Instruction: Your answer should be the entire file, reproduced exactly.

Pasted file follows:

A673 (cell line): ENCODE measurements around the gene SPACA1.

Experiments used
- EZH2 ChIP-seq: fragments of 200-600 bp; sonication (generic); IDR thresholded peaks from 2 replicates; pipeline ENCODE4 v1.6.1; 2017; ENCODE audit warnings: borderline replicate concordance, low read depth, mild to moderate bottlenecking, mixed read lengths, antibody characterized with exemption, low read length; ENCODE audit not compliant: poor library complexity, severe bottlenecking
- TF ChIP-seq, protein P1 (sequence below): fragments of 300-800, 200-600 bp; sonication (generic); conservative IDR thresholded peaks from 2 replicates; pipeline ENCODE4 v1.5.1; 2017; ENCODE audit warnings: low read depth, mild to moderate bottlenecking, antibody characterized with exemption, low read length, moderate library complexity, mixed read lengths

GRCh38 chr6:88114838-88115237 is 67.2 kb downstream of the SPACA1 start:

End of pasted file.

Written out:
A673 (cell line): ENCODE measurements around the gene SPACA1.

Experiments used
- EZH2 ChIP-seq: fragments of 200-600 bp; sonication (generic); IDR thresholded peaks from 2 replicates; pipeline ENCODE4 v1.6.1; 2017; ENCODE audit warnings: borderline replicate concordance, low read depth, mild to moderate bottlenecking, mixed read lengths, antibody characterized with exemption, low read length; ENCODE audit not compliant: poor library complexity, severe bottlenecking
- TF ChIP-seq, protein P1 (sequence below): fragments of 300-800, 200-600 bp; sonication (generic); conservative IDR thresholded peaks from 2 replicates; pipeline ENCODE4 v1.5.1; 2017; ENCODE audit warnings: low read depth, mild to moderate bottlenecking, antibody characterized with exemption, low read length, moderate library complexity, mixed read lengths

GRCh38 chr6:88114838-88115237 is 67.2 kb downstream of the SPACA1 start: